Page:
Squids and octopi use their camouflage abilities to hide from prey and their amorphous bodies to access hard-to-navigate spaces. So, why not a machine?
That insight led researchers at Harvard University to develop an innovative, new robot — part chameleon and part Gumby. Just like cephalopods in the sea, the robot’s soft, rubber-like body can move with surprising grace. Looking for inspiration underwater was a novel idea, according George Whitesides:
“Conventional robotics is a pretty highly developed area, and — if you look at various robots — you find that most are basically built on the body plan of a mammal.
“Our question is: Why do you have to do that? Why not think about organisms that are soft, that might have quite different structures and ways of moving and strategies for camouflage. And the obvious place to look is underwater.”
The soft robot — powered by air pumping through its four limbs — can crawl under or bend around obstacles in its way. It addition, it can change its appearance — choosing either to slyly blend into the background or proudly be set apart from it. Like its mobility system, the unit’s camouflage is a series of tiny channels, but with dye pumped into it.
In the current prototype, the power source and the camouflage dyes are connected by tubes to a base unit. Down the line, the researchers hope to ‘cut the cord’ — and incorporate these systems into the robot body itself — so it’s a truly autonomous entity.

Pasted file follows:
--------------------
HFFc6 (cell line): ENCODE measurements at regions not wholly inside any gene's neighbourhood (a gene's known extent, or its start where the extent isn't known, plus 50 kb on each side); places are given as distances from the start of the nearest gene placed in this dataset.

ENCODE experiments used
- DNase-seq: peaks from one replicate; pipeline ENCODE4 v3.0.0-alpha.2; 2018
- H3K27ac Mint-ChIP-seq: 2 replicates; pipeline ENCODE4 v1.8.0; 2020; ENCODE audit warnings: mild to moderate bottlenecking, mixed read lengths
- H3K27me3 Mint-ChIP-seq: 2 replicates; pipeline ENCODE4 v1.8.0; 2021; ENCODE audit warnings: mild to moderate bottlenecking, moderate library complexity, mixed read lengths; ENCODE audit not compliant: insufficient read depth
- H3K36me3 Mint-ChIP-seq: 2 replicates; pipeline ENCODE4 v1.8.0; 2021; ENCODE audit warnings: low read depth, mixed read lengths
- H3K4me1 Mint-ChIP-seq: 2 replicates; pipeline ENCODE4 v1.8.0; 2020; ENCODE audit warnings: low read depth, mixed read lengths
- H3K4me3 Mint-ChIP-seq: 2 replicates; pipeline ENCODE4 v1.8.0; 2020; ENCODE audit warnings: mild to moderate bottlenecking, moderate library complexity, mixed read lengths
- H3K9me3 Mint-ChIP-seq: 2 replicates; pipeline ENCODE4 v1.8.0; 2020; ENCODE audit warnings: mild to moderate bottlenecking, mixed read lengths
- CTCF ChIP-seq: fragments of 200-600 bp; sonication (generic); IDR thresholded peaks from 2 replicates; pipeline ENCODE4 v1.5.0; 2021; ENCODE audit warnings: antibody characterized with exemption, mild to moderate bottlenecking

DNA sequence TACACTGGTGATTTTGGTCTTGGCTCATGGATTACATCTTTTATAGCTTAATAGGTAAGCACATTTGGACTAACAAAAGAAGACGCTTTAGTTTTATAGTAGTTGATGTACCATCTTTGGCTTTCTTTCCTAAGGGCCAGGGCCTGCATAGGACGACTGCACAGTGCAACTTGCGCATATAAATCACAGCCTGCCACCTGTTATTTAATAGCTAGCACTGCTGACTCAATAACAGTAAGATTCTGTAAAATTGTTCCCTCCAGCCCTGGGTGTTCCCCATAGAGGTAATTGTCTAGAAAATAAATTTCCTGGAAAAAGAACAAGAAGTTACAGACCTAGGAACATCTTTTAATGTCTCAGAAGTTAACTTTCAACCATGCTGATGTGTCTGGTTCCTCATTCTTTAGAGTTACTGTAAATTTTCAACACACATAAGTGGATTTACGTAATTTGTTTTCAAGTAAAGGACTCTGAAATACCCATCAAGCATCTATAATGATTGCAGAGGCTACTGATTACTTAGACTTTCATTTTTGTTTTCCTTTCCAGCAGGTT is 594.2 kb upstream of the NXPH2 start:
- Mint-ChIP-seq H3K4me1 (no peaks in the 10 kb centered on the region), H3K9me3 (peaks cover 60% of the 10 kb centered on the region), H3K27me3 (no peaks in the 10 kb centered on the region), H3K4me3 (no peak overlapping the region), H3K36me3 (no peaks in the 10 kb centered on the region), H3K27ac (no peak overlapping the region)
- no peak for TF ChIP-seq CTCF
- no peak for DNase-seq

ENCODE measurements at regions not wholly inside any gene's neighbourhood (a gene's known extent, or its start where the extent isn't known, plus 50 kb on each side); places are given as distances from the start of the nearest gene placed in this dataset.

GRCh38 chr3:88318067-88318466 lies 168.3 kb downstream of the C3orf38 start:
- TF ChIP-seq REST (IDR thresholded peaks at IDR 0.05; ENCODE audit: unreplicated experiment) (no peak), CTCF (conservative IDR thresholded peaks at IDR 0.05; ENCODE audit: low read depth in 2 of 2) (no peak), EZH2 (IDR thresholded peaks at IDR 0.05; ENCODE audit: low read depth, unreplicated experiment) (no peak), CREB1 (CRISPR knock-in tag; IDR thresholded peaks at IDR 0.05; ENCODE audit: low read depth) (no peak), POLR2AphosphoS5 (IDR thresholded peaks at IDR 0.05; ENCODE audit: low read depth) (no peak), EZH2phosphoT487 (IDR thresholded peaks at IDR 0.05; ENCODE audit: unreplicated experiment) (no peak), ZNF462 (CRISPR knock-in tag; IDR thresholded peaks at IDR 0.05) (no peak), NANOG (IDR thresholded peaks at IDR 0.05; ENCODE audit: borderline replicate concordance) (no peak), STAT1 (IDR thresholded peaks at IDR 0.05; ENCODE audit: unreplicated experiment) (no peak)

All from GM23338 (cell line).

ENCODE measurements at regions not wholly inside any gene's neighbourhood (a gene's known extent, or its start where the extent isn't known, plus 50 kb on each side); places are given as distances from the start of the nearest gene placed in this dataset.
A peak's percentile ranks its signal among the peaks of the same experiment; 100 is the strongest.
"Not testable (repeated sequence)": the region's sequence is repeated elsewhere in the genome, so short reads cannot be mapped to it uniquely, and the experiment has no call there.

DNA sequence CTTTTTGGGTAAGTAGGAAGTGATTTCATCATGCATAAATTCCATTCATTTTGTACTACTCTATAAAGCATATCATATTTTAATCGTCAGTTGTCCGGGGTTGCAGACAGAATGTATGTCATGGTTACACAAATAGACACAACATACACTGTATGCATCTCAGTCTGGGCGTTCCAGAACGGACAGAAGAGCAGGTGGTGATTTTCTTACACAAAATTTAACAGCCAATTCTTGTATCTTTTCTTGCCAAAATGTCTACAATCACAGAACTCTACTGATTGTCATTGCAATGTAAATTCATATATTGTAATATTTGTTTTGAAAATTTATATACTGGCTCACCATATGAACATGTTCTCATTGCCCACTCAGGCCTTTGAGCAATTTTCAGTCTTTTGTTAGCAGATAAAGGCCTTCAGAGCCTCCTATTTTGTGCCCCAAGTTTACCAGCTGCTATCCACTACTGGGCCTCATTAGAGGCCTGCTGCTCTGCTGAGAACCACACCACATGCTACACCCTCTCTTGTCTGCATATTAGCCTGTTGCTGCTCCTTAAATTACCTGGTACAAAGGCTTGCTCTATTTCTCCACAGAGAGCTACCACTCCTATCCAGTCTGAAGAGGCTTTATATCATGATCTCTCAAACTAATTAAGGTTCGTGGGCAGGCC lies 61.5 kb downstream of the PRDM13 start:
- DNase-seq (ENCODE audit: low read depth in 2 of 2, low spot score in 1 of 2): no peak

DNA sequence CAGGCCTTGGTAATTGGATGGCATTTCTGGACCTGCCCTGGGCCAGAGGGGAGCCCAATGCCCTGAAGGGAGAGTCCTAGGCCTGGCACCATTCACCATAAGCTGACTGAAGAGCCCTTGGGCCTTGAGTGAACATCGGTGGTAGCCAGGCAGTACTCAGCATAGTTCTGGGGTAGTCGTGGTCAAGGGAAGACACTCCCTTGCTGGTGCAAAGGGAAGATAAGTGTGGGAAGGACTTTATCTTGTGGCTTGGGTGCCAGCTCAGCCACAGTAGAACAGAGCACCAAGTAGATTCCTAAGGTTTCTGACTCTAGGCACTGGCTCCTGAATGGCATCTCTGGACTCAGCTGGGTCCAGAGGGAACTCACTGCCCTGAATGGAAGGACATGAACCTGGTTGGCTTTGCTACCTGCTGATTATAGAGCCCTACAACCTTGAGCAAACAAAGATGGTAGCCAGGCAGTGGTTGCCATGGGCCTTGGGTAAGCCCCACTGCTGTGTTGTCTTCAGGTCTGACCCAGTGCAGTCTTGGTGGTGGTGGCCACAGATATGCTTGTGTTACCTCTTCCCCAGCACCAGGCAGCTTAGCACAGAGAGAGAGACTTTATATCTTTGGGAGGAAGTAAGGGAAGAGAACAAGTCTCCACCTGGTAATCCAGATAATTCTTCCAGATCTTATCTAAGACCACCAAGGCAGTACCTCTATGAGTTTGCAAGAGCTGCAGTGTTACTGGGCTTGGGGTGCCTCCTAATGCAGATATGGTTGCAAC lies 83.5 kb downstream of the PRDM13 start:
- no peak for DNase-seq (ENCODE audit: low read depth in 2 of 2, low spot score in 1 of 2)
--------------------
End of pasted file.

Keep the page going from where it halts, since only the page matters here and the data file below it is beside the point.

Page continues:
It’s estimated that this type of light and flexible robot will be cheap to manufacture. One possible use may be in search-and-rescue operations. Professor Whitesides points out the benefits:
“For that kind of application, having it be able to advertise itself, for example, in a way that stood out against the dark would be a good thing.”
For a mission like search and rescue, these kind of robots could in principle be throwaway. So if you took a $25,000 robot and sent it in and the building falls down, then that is a real issue. If you send one in which is $100 and the roof falls in, you really don’t care.”
Though real-world applications are a few years away, all in all, it seems to be a very promising project.
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